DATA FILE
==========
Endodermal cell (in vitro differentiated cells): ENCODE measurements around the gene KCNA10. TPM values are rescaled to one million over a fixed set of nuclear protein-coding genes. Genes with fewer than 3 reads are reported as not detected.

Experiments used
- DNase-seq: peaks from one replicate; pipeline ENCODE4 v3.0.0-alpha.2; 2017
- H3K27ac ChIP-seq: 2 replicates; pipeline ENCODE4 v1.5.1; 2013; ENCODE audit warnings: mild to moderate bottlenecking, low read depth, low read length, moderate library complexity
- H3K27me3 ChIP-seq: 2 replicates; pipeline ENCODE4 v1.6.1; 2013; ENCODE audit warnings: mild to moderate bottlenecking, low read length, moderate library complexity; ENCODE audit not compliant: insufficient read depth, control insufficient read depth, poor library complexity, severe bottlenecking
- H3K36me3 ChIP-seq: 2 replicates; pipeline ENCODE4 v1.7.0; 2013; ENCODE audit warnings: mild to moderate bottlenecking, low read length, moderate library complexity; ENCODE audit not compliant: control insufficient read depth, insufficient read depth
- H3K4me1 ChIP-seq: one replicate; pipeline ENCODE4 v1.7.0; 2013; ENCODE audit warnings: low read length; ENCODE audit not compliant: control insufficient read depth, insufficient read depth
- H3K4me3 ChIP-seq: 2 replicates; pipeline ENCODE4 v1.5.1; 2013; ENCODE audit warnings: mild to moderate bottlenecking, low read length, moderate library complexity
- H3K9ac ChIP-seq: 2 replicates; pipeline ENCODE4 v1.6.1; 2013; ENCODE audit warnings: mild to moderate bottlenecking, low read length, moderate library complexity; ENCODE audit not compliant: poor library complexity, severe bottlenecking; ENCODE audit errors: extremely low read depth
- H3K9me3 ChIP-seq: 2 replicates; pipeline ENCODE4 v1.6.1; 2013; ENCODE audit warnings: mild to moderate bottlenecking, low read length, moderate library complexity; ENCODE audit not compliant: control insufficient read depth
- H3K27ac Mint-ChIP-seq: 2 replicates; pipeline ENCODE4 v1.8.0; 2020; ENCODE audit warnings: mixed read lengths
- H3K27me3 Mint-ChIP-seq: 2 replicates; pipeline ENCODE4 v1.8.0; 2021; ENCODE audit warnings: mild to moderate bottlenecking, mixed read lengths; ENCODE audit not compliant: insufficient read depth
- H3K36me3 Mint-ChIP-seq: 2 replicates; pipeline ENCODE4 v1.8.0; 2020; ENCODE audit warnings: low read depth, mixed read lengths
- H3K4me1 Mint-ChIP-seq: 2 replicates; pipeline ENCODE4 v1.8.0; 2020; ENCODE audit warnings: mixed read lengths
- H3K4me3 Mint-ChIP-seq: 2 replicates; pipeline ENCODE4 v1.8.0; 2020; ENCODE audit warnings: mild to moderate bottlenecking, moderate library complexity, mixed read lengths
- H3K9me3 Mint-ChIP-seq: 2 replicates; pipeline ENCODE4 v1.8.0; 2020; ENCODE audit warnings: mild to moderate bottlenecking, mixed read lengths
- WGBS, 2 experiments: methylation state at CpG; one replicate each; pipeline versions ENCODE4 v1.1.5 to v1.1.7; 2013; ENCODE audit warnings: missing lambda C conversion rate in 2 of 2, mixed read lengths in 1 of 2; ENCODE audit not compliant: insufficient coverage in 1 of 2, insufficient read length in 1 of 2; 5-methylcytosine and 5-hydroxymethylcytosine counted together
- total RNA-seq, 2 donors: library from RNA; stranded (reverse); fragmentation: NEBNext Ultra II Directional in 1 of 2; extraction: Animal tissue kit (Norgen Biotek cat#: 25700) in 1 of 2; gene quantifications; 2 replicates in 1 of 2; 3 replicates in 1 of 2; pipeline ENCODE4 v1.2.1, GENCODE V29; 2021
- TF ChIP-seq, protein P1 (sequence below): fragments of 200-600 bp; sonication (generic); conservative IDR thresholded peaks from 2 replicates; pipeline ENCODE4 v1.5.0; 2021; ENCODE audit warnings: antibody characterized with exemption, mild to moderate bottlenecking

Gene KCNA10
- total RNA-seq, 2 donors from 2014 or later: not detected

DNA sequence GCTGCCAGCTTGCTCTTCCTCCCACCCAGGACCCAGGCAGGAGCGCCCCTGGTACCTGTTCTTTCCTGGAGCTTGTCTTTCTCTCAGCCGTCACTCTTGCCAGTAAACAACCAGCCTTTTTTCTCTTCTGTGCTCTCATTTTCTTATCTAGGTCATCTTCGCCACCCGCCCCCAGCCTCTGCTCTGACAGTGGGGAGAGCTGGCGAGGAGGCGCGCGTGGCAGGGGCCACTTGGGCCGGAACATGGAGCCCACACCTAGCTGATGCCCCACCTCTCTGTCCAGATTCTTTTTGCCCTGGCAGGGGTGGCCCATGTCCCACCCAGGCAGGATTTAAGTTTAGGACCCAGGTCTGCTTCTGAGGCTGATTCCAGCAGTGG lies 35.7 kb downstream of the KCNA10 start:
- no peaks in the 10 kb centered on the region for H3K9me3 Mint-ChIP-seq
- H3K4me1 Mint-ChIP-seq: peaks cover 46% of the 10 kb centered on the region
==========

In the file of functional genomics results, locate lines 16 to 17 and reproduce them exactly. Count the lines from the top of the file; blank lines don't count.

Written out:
- H3K9me3 Mint-ChIP-seq: 2 replicates; pipeline ENCODE4 v1.8.0; 2020; ENCODE audit warnings: mild to moderate bottlenecking, mixed read lengths
- WGBS, 2 experiments: methylation state at CpG; one replicate each; pipeline versions ENCODE4 v1.1.5 to v1.1.7; 2013; ENCODE audit warnings: missing lambda C conversion rate in 2 of 2, mixed read lengths in 1 of 2; ENCODE audit not compliant: insufficient coverage in 1 of 2, insufficient read length in 1 of 2; 5-methylcytosine and 5-hydroxymethylcytosine counted together